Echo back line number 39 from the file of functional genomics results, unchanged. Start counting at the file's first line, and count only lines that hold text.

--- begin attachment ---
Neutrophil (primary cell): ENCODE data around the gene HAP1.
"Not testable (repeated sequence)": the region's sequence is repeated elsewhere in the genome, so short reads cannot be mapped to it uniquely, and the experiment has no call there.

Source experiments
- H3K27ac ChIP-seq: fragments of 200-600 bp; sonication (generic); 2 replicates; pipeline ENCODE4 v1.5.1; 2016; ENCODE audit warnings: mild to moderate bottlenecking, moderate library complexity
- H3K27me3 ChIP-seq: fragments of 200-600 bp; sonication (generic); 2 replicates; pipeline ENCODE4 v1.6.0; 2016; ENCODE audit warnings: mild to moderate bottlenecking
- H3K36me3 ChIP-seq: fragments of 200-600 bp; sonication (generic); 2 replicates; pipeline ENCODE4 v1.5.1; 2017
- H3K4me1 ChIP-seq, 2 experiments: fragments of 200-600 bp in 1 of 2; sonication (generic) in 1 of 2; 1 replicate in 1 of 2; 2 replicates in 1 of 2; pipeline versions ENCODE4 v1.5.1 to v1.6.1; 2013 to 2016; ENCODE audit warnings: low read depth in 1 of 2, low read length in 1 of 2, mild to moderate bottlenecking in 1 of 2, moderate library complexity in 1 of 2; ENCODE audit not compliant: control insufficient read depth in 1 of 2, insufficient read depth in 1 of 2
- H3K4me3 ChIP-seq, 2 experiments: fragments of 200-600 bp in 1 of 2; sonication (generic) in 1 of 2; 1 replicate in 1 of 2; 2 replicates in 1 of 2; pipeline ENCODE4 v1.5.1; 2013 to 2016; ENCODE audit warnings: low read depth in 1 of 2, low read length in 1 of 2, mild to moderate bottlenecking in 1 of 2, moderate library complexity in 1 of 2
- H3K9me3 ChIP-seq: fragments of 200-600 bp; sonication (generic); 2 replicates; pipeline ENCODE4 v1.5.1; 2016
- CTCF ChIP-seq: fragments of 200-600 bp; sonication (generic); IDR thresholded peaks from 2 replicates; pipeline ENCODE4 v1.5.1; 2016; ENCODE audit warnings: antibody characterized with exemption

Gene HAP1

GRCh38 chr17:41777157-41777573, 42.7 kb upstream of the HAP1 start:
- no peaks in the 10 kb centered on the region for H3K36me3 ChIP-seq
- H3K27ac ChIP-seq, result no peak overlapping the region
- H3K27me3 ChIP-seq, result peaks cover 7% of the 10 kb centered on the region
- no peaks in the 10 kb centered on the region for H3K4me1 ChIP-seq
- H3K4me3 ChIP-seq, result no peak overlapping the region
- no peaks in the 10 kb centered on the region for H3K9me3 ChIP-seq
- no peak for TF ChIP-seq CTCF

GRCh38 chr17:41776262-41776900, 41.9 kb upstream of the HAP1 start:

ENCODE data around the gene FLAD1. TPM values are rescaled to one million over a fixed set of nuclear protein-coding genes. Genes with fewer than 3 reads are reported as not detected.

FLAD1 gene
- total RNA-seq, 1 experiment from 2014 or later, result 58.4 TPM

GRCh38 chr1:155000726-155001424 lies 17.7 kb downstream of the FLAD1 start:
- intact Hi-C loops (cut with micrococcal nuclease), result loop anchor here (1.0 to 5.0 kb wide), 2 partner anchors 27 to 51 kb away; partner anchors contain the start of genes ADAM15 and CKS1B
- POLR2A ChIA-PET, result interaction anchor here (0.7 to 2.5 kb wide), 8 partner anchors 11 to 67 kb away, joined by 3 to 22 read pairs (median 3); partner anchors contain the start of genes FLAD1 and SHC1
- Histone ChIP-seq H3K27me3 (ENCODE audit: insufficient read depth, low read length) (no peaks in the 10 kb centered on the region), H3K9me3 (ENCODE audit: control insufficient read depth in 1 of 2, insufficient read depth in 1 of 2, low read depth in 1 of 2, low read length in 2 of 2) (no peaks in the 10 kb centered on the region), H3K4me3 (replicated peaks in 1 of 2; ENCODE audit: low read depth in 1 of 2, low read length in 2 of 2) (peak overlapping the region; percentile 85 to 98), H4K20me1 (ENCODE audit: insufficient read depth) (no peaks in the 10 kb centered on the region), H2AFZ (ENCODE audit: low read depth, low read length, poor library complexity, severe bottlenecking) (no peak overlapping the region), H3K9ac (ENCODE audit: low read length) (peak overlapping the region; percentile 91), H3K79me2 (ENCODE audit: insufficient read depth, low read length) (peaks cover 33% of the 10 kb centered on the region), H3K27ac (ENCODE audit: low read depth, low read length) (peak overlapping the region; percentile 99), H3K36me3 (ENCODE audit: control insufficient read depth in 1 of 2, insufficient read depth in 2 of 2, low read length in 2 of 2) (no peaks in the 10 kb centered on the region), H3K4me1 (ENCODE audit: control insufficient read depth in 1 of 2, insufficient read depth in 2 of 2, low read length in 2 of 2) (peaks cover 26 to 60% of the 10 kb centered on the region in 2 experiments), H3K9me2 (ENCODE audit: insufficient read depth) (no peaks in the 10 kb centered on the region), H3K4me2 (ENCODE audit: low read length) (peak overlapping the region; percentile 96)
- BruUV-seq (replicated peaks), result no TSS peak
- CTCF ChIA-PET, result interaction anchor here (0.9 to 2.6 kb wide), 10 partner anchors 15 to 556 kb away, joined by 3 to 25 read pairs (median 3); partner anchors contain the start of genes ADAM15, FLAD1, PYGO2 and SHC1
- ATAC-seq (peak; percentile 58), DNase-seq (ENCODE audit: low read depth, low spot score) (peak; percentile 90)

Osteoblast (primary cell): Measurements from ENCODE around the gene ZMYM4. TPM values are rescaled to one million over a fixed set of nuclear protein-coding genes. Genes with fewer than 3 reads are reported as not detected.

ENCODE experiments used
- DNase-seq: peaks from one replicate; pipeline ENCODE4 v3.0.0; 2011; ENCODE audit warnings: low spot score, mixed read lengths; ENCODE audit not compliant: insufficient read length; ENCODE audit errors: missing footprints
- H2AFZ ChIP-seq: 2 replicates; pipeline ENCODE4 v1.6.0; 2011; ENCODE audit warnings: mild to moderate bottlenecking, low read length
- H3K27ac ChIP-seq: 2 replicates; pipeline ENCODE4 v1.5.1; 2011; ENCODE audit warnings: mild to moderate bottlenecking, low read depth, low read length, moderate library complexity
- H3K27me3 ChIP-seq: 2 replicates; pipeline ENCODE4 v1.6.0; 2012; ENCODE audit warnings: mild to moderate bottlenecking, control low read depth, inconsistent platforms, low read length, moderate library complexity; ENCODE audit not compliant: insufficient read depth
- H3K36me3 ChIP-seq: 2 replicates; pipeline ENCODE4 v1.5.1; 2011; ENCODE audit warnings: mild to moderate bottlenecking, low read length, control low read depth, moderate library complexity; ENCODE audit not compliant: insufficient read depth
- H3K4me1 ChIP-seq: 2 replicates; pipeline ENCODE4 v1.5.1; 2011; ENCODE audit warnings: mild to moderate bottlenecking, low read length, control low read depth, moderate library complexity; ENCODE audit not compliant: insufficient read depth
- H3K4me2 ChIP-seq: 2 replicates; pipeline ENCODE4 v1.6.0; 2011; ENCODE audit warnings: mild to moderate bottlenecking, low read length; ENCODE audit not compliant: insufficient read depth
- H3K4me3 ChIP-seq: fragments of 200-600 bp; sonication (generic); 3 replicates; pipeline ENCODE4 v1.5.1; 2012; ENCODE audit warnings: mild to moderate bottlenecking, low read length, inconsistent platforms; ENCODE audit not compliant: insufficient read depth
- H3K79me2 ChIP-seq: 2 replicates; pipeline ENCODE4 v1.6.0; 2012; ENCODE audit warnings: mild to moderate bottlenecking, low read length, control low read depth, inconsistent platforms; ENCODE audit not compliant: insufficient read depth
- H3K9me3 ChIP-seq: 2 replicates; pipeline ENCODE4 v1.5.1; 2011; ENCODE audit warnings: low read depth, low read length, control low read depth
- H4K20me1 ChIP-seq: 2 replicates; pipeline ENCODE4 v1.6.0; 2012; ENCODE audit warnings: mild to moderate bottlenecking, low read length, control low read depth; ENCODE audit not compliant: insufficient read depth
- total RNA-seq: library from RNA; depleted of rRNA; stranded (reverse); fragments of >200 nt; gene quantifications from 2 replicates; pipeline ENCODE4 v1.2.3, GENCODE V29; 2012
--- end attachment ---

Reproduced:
- H3K4me2 ChIP-seq: 2 replicates; pipeline ENCODE4 v1.6.0; 2011; ENCODE audit warnings: mild to moderate bottlenecking, low read length; ENCODE audit not compliant: insufficient read depth